So this is what a new idea of ourselves looks like! Wow!
I’m only half way through The Field so next time I’ll summarize the rest. Meanwhile, I invite your responses to my second question: If enough of us become coherent in thisnew idea of who we really are, what difference could it make to our world crisis?
“Consciousness can only exist through continual recognition of the unconscious…” ~Carl Jung, Archetypes of the Collective Unconscious, Par 178.
What does it mean to be unconscious? It doesn’t mean we’re dull, socially clueless or lacking in intelligence, creativity or passion. It simply means we are so used to thinking and behaving in habitual ways that we’re minimally aware of inner forces that move us every day.
These forces include our shadow (potential our ego actively disowns, both positive and negative), our anima and animus (untapped feminine and masculine potential), and a wealth of other archetypes (inherited psychological patterns and images) including the Self (our core and circumference and our connection to sacred Oneness).
All these entities influence our thoughts, attitudes, and behavior; sometimes for good, sometimes for ill. If we don’t notice and reflect on why we’re thinking or acting the way we do, we miss valuable opportunities to develop our fullest potential.
For example, you and I are having a calm, civilized discussion about politics and you bring up your candidate’s take on a certain issue—say emigration, abortion or gun control—and suddenly I become indignant. So what brought that on? you wonder as I aggressively spout opinions about the rightness of my position and the wrongness of your candidate’s position.
The more I talk the more justified and self-righteous I feel in my indignation. I might even get frustrated and angry at you. My position feels perfectly reasonable to me. How could you not see things the way I do? I wonder. How could you vote for that terrible candidate? Meanwhile, you’re mystified by the heat of my response. You might have strong opinions too, yet you have no problem discussing them calmly.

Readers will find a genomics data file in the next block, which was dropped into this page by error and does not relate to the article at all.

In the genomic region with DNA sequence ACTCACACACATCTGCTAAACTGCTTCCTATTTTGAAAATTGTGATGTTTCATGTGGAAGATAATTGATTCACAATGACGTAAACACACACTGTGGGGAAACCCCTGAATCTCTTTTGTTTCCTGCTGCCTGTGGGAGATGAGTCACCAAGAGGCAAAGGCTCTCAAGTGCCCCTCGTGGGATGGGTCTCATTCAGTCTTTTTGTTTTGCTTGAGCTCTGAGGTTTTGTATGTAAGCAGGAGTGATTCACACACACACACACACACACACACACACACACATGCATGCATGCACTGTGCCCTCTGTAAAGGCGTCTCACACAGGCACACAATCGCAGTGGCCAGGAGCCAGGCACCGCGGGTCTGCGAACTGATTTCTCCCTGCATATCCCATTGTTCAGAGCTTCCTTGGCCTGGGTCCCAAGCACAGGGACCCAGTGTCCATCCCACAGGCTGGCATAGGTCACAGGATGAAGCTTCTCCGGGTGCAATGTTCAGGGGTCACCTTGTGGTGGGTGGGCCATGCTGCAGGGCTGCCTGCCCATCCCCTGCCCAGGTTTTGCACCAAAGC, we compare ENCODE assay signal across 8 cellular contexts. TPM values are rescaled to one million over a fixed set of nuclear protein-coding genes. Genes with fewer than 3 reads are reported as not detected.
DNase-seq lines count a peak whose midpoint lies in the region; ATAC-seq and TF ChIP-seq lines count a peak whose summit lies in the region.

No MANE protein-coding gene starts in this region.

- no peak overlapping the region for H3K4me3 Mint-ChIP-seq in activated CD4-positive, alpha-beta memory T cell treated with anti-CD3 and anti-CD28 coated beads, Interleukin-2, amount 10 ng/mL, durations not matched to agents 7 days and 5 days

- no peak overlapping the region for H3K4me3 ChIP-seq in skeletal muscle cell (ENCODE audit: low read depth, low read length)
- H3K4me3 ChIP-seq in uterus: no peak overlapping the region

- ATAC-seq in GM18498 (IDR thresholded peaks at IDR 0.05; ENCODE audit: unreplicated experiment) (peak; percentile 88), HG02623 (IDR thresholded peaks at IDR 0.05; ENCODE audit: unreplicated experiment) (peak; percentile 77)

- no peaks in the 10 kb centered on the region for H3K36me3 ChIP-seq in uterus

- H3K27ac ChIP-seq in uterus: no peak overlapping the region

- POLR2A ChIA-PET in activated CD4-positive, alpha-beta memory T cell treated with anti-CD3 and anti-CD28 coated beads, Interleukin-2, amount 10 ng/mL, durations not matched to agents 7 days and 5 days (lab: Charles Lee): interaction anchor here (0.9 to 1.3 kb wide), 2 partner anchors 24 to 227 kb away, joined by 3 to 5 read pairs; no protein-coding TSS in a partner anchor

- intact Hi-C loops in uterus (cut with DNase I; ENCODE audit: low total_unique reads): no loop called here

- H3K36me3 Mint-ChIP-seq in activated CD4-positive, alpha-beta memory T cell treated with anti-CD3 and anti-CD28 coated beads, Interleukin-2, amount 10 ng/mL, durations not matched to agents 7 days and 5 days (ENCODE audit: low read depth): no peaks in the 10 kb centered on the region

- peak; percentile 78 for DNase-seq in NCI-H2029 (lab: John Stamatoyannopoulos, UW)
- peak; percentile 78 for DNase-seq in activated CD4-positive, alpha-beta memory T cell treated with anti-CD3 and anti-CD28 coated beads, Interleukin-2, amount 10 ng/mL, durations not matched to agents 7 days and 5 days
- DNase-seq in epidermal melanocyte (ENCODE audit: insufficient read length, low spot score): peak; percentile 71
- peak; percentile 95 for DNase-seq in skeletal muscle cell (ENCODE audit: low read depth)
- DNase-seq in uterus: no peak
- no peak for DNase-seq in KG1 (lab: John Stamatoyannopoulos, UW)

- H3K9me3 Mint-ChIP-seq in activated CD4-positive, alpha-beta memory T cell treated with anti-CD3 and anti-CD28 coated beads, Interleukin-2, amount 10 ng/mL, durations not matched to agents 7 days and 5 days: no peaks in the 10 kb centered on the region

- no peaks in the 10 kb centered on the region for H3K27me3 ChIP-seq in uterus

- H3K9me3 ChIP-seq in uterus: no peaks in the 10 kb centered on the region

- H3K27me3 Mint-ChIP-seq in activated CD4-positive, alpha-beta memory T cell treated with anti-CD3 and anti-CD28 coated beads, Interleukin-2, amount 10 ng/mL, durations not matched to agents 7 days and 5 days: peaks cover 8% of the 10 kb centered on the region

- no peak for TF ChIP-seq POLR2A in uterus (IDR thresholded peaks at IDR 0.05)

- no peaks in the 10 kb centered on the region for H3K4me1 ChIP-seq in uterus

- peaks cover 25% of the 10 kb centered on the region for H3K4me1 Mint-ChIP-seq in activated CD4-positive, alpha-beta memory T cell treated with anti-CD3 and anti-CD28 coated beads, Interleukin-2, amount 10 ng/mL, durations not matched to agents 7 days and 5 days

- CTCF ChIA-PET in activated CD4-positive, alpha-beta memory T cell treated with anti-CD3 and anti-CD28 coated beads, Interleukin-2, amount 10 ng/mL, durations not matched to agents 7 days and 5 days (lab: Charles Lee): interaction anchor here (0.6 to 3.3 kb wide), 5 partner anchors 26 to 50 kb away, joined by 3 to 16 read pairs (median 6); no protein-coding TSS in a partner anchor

I’ve studied and thought about this issue. I think I know exactly why I believe what I do and I assume any rational person would feel the same way. But the truth is, I don’t really have a clue because I’ve never explored the inner forces that moved me to adopt my position in the first place.
So what has happened? Something about the mention of this issue activated an unconscious complex of associated memories, attitudes, and emotions. Maybe my complex arose from an early wound—a parent’s cruel neglect, a dismissive attitude or unjustified accusation, a traumatic experience at school or church, a cruelty I suffered at the hands of another, a secret shameful act I once committed. Or maybe the issue reminds me of painful conflicts I’m currently suffering.
My ego doesn’t want to admit to anxiety or self-pity or suffering. I associate these feelings with weakness and victimization, so I ignore them. But now the pressure cooker into which I have stuffed my complex has boiled over. The floodgates separating my ego from my unconscious self have opened, my ego is swamped with emotion, and every cell in my body wants to fight or escape. This time, my instinct is to fight.
I don’t stop to wonder why. I’ve gotten so good at dismissing my anxiety as unimportant or unacceptable that I barely notice it. Nor can I see that my agitated response to you is uncalled for and hurtful.
If you bring this to my attention, I’ll deny any wrongdoing and believe the fault is yours. Later on I might wonder if I came across a little too strong, but unless I’m unusually reflective I’ll soon forget the incident and lapse back into unconsciousness. Sadly, my ego’s dualistic resistance to my unconscious self has once again won the day. And I’ve lost another opportunity to learn, grow and heal.
“The contemplative stance is the Third Way. We stand in the middle, neither taking the world on from another power position nor denying it for fear of the pain it will bring. We hold the dark side of reality and the pain of the world until it transforms us, knowing that we are both complicit in the evil and can participate in wholeness and holiness. Once we can stand in that third spacious way, neither directly fighting nor denying and fleeing, we are in the place of grace out of which genuine newness can come. This is where creativity and new forms of life and healing emerge.” ~Richard Rohr, Everything Belongs: The Gift of Contemplative Prayer, pp. 169-171.
Our world is in crisis because of the absence of consciousness. We need to explore new ideas of who we are.
Image Credits: Terence McKenna quote, Thesyncmovie.com. Never Stop Exploring, Quotesgram.com
The Wilbur Award is given by the Religion Communicators Council for excellence in communicating religious faith and values in the public arena and for encouraging understanding among faith groups on a national level.